“We call upon the wisdom traditions to guide us in their long-held understanding of wholeness in our interconnected web of life.”1
For a number of years, in the month of January just after the New Year, I’ve traveled to the small resort town of Hua Hin, near Bangkok, for a gathering of folks from the organization that I was associated with. We were nearly 100 people from different countries working throughout South Asia – all happy for some down time and looking forward to renewal on different levels.
It was there in Hua Hin that I met John Beeching, who had worked in various countries in Asia and at that time was working in Thailand. All I knew of him was that he was a warm and pleasant person, a Canadian by birth and a trained nurse. He taught English to a group of refugee Buddhist monks in turn for instructing him in their spiritual traditions, and I knew that he faithfully practiced Zen style meditation.
Some years later, I attended a meeting about social justice in Guatemala City, Guatemala. The only thing I clearly remember about the meeting is the totally unexpected arrival of John. I immediately felt overjoyed to see him and we fell into easy conversation stemming from our common background in Asia. What I most vividly recall is a discussion we had about prayer and the contemplative way. From deep within he shared about his experience with the monks, where the experience had led him and how important to his life the pursuit of spirituality had become. He felt he was living an uninterrupted encounter with the Sacred. When I asked how he sustained this, he said simply, “I am drawn”.
During the summer of 2022, John died. As soon as I heard the news of his passing I could only think of his words, “I am drawn.” I felt as if John had bequeathed to me these words as a mantra and an aspiration. It was later in reading the testimonies to his life that I came to know him as an extremely talented and gifted person, present to everyone as they needed him to be. Particularly, I learned that John was influenced throughout his adult life by the life and writings of the Trappist Monk, Thomas Merton. Merton also sought the Holy beyond his own tradition, and his many experiences, generously and eloquently shared, helped to shape the contemporary mystic spiritual path.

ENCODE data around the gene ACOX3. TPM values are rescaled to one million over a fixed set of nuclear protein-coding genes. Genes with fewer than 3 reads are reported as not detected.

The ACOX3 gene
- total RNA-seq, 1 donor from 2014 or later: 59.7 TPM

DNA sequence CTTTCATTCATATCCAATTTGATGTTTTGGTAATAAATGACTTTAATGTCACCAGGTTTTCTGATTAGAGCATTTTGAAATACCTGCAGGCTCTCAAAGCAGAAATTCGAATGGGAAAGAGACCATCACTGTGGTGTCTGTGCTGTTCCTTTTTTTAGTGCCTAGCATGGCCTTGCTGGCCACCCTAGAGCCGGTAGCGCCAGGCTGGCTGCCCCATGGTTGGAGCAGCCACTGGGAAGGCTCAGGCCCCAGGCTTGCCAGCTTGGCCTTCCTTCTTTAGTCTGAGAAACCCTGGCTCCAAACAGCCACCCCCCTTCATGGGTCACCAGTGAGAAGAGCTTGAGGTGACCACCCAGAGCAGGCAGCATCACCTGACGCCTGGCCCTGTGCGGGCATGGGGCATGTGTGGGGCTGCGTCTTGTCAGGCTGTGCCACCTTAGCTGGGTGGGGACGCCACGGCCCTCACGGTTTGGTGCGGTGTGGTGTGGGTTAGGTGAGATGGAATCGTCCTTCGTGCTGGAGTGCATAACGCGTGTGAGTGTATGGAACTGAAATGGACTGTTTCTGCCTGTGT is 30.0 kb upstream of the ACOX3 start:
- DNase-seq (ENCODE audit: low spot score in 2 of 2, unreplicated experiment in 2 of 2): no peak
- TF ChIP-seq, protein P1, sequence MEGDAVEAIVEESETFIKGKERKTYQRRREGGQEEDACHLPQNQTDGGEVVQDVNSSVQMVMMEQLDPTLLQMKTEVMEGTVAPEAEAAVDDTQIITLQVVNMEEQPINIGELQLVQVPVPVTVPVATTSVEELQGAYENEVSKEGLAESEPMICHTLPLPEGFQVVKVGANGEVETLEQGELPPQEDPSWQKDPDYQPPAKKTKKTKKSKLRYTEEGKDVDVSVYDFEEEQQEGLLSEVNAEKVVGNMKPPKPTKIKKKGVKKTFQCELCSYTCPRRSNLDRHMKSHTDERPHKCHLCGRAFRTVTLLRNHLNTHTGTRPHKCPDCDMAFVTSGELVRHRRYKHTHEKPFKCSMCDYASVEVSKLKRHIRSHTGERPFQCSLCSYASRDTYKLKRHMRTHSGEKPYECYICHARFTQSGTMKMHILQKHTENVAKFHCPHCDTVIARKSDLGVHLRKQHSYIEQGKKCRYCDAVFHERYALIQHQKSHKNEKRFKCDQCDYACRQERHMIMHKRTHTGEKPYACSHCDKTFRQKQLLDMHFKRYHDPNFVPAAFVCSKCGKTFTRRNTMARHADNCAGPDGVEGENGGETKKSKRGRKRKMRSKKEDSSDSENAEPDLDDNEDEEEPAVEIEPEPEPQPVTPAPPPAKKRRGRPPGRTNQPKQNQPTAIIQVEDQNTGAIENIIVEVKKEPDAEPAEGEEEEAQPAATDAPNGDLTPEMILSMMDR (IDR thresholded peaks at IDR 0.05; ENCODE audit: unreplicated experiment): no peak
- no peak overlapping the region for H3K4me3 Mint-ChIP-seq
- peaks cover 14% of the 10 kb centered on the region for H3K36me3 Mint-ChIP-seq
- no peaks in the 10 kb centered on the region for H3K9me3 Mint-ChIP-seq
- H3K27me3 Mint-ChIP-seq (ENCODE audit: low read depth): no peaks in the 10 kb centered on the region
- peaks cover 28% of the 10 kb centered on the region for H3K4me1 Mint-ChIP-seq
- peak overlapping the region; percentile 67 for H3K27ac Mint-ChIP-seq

John’s death occurred at a time when I was experiencing many shifts internally and externally. Without exception, these shifts seemed aligned with a pull toward giving priority to prayer. This was not a new tug, but there was a new dimension to it. Beyond a doubt, I was being drawn beyond what I had previously known and practiced. Daily I felt John’s presence.
Around this time, I watched at the film Infinite Potential: the Life and Ideas of David Bohm.2 This is a beautiful film that I have seen several times now. Each viewing reveals something new that I previously had missed. It shows Bohm, a physicist, as open and attentive to what is arising within and around him.
As a scientist, Bohm authentically explored his experiences and theories with other scientists. He firmly believed that there is always more to be learned about the nature of the Universe and life, and that most likely humanity will never thoroughly understand or be able to fully describe how the Universe functions. As Bohm points out, we are part of the Cosmos and cannot step back from it to adequately describe it. Furthermore, ours is an evolutionary Universe. Therefore, to be open to new ideas and ways of perceiving is fundamental.
He was never dismissive of spiritual experience. Rather, he tried to understand it better, sensing its relation to the fundamental nature of reality.
He sought out persons of faith within the Eastern spiritual traditions as well as Indigenous leaders and others attuned to the mystery that seemed to lie just below ordinary experiences. It seemed to Bohm that the spiritual grasp of these people was essentially the same: the world around us is arising from and falling back into an unseen order that is in constant flow and is completely interconnected and whole.
This perception aligned with his own. He called it the Holomovement.
As a physicist, Bohm, who died in 1992, was ahead of his time. Now, however, physicists have been able to affirm Bohm’s insights through rigorous experimentation supported by complex mathematics. The time of the Holomovement has come. In the weeks ahead we will continue to explore what this is and what it means for the world of today, scientifically, spiritually and socially.
Meanwhile, I feel gratitude to David Bohm, for his great intelligence, humanity and fearless pursuit of truth. As well as for John, who was open and available to anyone who needed his help and who had a working conviction of wholeness, not because he dabbled in religious and spiritual experience, but because he gave himself over to the practice of encounter with the Holy and its social consequences.
1 A Holomovement white paper, The Flow Between Source and Self that Enhances the Whole. See https://www.holomovement.net/community.